A trial balloon rose over the nation's capital last week when the Washington Post reported advisers within the Obama administration and members of Congress are discussing the merits of a national value-added tax to pay for health care and cover ever-expanding budget deficits.
Value-added taxes are levied on the transfer of goods and services, and are paid by the consumer. They are, essentially, a tax on every commercial transaction. As such, the final user will find the cost of any particular item will increase at least by the amount of the tax. Unlike a retail sales tax, which is charged only at the final point of sale, a VAT is collected as goods move through the production and distribution system.
Recently approved increases in government spending have pushed next year's budget deficit to more than $3 trillion, and the administration projects regularly spending $1 trillion more than it takes in over the next 10 years. At the same time, the president has promised to extend health care to millions of Americans. Proposed hikes on taxes paid by the wealthy won't come close to covering the costs.
Though once rejected as politically unpalatable, Democratic policy-makers have a new interest in a VAT. It would raise huge amounts of money off the hundreds of millions of individual commercial transactions the federal government now does tax.
Governments have legitimate and essential functions that require one or more revenue streams. So when discussed only as theory, no tax scheme is either good or bad. The problems arise in their application. Under the current circumstances, we see great opportunity for mischief if this idea becomes law.
Proponents of the VAT point out the United States is one of the few modern industrial countries that doesn't have such a tax. The VAT had its origins in France in the 1950s, and the rest of Europe has adopted it in one fashion or another. It has funded the generous social service network in those liberal democracies.
As popular as those benefits might be, the VAT is not universally loved by its beneficiaries. In Canada, the VAT is known as the Goods and Services Tax, or GST. Wags there say GST stands for "gouge and screw tax."
In most countries, the VAT has augmented, but not replaced, the income tax system. To one degree or another, the VAT combined with an income tax would allow the feds to collect not only on every dollar you make, but also on every dollar you spend - a truly comprehensive system of taxation.
Critical issues that would determine the VAT's impact on the treasury and on consumers include the tax rate and the possible exemption of some vital goods to lessen the effect on the poor. Both would be tricky issues rife with opportunities for political manipulation.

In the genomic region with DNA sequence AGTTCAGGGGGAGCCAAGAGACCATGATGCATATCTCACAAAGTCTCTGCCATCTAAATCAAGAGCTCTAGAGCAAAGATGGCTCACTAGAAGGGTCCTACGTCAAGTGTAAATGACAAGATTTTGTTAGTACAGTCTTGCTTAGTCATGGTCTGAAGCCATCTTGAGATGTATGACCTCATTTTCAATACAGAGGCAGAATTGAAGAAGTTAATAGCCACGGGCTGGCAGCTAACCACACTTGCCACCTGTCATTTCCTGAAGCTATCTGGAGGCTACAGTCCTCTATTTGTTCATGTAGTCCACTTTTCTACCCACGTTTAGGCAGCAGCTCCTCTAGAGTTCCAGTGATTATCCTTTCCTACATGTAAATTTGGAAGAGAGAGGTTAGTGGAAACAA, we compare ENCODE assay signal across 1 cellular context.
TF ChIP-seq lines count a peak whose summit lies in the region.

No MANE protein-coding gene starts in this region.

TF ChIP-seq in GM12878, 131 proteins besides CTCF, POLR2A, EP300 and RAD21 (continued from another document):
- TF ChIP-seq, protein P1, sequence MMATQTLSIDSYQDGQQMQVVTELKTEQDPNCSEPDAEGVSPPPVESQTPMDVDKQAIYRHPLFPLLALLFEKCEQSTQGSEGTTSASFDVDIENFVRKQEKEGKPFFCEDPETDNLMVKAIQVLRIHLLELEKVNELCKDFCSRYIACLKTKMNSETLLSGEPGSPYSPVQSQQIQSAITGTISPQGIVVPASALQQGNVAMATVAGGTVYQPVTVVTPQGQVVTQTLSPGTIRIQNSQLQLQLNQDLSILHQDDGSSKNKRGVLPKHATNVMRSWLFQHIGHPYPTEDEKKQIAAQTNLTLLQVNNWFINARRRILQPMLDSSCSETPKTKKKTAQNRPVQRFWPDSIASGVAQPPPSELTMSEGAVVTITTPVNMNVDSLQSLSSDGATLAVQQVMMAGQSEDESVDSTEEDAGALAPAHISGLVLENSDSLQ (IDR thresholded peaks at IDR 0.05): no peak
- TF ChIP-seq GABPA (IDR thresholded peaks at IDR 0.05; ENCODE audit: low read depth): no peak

Proponents cited by the Post said a 10-14 percent VAT would raise enough money to exempt those earning less than $100,000 from the income tax. A VAT of 25 percent would allow the income tax rates of the remaining taxpayers to be reduced, but not eliminated.
Both statements are probably optimistic, if for no other reason because once Congress taps into such a rich source of funding it will find additional needs to fill and spend more and more. An initial rate of 10 percent could quickly become 15 percent, 25 percent or more. We would be surprised if many saw their income tax burden decline.
A VAT would add more than just a financial burden on those who sell products or provide services. It would make every seller a tax collector. The farmer selling hay would have to record the transaction and collect the tax for the Internal Revenue Service. We can't imagine the bureaucracy that would be required.
On its face, a VAT would hit farmers particularly hard. The already hefty cost of inputs would be increased by the cost of the tax. Farmers, who have fewer opportunities than manufacturers and retailers to increase the price of their products, would be unable to pass these additional costs on to their customers.
We think a re-evaluation of the country's finance system is probably overdue. Such a review, however, shouldn't begin with a premise that spending must be unlimited in scope and purpose. If spending could be brought under control, perhaps a VAT could be used to offset other taxes in a new, comprehensive system.
Until then, a value-added tax is too dangerous a weapon to be wielded by the current administration and Congress.
Unsigned editorials are the opinion of the East Oregonian editorial board, comprised of Associate Publisher Kathryn Brown, General Manager Wendy DalPez, Managing Editor Skip Nichols, News Editor Daniel Wattenburger and Senior Reporter Dean Brickey. Other columns, letters and cartoons on this page express the opinions of the authors and not necessarily that of the East Oregonian.